Salkanpur Temple is situated on an 800 ft high hillock, over 2100 feet above the sea level, in the heart of the Vindhyachal Ranges.

The approach to the beautiful and mystical temple can either be by a road, winding its way up the hill or by stairs, with more than a 1000 steps.

Those, however, who don't wish to drive up or take the stairs can use the ropeway service, an easier and a more exciting way to reach the temple. Through the ropeway, one will reach the rear entrance of the temple. The ropeway goes over a pond and over a dense forest area right up to the hill top, all along offering scintillating panoramic views of the beautiful valley below.

Salkanpur Temple is located in near Rehti village Dist. Sehore Madhya Pradesh, a mere 30 kms from the Ratapani Jungle Lodge, about 25 km from Hoshangabad, 45 Km from Itarsi, 70 km from Bhopal and 150 km from Indore.

Devoted to one of the incarnations of goddess Durga, the presiding deity in Salkanpur Temple is of Ma Durga Beejasan. It is also linked to the legend of the Shaktipeeth in Hindu mythology.

With this mythology this place has gained its own religious value and its been now a pilgrimage for millions across India. The seekers, visionaries and religionists, rich and poor, noblemen through ages, sought and found solace in Salankanpur. It is a place of unmatched natural beauty and tranquility, where calm and repose are all-pervading.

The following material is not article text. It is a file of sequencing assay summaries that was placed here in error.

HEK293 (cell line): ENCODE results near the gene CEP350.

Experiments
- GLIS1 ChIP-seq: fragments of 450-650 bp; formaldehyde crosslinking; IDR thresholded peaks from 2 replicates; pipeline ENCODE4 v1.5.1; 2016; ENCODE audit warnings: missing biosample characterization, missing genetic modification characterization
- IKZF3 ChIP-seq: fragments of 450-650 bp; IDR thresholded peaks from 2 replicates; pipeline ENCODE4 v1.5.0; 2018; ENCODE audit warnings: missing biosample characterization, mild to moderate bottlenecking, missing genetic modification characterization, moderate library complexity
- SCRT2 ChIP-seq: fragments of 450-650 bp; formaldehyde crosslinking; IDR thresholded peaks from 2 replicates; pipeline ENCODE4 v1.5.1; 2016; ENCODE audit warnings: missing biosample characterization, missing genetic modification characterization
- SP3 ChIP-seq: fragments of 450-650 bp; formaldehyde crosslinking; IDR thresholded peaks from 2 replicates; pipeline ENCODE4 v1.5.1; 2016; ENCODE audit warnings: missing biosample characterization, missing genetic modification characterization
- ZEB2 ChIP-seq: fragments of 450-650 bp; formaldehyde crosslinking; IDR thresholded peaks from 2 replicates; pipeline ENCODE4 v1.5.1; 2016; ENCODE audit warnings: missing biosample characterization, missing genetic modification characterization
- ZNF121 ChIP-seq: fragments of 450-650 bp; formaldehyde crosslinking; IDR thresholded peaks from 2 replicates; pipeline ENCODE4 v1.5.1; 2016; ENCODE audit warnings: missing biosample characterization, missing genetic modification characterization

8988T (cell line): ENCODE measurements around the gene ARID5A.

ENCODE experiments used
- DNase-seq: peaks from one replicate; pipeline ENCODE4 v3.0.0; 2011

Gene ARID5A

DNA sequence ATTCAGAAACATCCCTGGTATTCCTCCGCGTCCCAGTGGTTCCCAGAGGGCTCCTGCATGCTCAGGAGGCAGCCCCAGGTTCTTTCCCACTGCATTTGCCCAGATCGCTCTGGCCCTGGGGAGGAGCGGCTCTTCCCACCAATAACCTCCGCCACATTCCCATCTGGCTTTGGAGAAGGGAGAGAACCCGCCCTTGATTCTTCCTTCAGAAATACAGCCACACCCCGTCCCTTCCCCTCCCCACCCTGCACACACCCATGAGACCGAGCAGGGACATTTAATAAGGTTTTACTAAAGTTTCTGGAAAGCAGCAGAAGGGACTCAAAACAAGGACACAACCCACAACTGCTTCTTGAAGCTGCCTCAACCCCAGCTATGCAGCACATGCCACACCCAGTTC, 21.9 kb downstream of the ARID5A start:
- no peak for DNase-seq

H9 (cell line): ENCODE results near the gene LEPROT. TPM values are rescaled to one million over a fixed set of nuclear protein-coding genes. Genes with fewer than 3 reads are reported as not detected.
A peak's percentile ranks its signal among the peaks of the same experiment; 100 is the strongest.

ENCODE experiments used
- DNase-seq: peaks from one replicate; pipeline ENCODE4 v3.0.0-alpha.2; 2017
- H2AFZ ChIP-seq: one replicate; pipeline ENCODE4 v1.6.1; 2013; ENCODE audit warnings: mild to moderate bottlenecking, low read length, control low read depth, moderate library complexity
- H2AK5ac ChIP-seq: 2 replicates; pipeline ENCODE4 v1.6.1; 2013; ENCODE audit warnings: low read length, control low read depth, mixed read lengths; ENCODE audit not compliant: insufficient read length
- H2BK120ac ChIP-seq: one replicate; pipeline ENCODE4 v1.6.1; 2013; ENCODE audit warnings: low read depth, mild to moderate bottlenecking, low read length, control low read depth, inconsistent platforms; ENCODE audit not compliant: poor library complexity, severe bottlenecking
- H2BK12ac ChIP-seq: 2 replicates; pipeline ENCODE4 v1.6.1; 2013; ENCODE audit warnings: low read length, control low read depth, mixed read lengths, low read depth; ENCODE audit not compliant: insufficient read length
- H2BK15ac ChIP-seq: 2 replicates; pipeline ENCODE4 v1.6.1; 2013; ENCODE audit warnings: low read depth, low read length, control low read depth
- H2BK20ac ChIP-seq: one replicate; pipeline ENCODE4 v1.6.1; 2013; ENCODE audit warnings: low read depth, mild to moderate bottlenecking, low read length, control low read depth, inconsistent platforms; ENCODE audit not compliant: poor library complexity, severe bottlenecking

Even though the temple is quite old, however it has been renovated and is now very well maintained by the Salkanpur Trust.

We began our drive up to Salkanpur, from the Lodge just as the evening was setting in. The drive was through a dense teak forest and through a beautiful road winding its way through the Vindhyachal Ranges, before descending into the Narmada Valley at Aamdoh, near Jholiyapur Dam, about 14 kms from Malibayan, near Rehti.

The drive through the jungle was itself a wonderful one and therefore we took our time, stopping virtually at every curve, admiring the view of the Delavadi Valley and the lovely forests, as far as the eye could see.

As we finally emerged from the ghats, near Jholiyapur, crossing the Sanctuary area, we caught the first glimpse of the Hill, on top of which the Temple was perched. Though the air was filled with a lovely mixed fragrance of wheat fields and forests, not far, we were keen to reach Salkanpur and therefore, sadly couldn’t stop as much as we would have liked to.

As we reached the entrance to the temple, at the foot of the hill, we were blessed with a divine view of the setting sun, across the valley, however, the staff at the entrance was keen for us to begin our ascent towards the temple and as such urged us to spend as less a time as possible, along the way to the top.